Some nutty Lucy/Ethel plan had taken hold in my little head and I barely recall my exit. I somehow found my car beneath the big gleaming Beverly Hills medical building - one that catered almost exclusively to elective surgery and addiction treatment for people with enough money to kill themselves one way or another several times over. Then, I managed to navigate, it seemed, to the opposite side of the world to the hole in the wall pharmacy where he said I'd have to fill the prescription.

Again, this was almost twenty years ago.

Oxycontin was fairly new but, even then, touted as heroin in pill form. No wonder he didn't want me gallivanting into any old chain pharmacy with this wonder drug. The cast of characters I had to wade through at that drug store was another cue that all bets were off. The good news was that most of the people there were too far gone to notice the famous blonde with big fake tits and a Jaguar conspicuously parked in the 'fifteen minute' space out front.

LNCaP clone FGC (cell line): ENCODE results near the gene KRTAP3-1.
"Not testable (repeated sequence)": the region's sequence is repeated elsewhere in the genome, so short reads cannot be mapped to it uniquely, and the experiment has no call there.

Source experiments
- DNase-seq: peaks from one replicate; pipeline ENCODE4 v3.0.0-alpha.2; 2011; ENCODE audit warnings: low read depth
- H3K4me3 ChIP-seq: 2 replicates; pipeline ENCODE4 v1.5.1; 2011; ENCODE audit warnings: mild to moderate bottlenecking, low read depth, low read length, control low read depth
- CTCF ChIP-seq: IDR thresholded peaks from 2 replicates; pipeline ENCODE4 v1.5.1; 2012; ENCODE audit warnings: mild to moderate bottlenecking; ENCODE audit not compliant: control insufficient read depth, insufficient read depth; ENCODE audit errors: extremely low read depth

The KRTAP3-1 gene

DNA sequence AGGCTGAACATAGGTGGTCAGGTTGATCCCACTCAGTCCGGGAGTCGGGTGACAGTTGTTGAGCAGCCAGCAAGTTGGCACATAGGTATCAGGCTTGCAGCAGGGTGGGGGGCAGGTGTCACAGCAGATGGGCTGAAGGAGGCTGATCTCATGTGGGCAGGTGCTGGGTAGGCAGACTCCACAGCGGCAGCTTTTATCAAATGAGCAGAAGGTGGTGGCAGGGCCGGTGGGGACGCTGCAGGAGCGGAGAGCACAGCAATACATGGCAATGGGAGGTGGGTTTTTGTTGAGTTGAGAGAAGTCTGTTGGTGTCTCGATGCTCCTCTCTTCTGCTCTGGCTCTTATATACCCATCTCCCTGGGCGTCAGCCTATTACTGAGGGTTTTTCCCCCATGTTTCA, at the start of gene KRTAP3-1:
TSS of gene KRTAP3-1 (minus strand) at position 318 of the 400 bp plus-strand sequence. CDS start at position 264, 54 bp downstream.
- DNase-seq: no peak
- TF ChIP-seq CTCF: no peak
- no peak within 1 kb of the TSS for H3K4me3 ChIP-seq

When the pharmacist met me at the crowded window, I was actually shaking. Without regard to my homies standing nearby, my fellow junkies awaiting their own miracle doses of God knows what, my blurter-outer was working overtime that day. I spoke clearly enough to get everyone's attention. I don't know. Maybe I was hoping someone would waken me.

In full voice, I said, "This IDIOT prescribed Oxycontin for me. To get me off Vicodin. Hell, the Vicodin is killing me. Unless this son of a bitch is in my will - and he's not - why on earth would he give me this?"

This caused a bit of consternation behind the counter and the boss came from behind the cash register to speak in low tones. Before he got very far, I exclaimed, "You guys have to call the police!"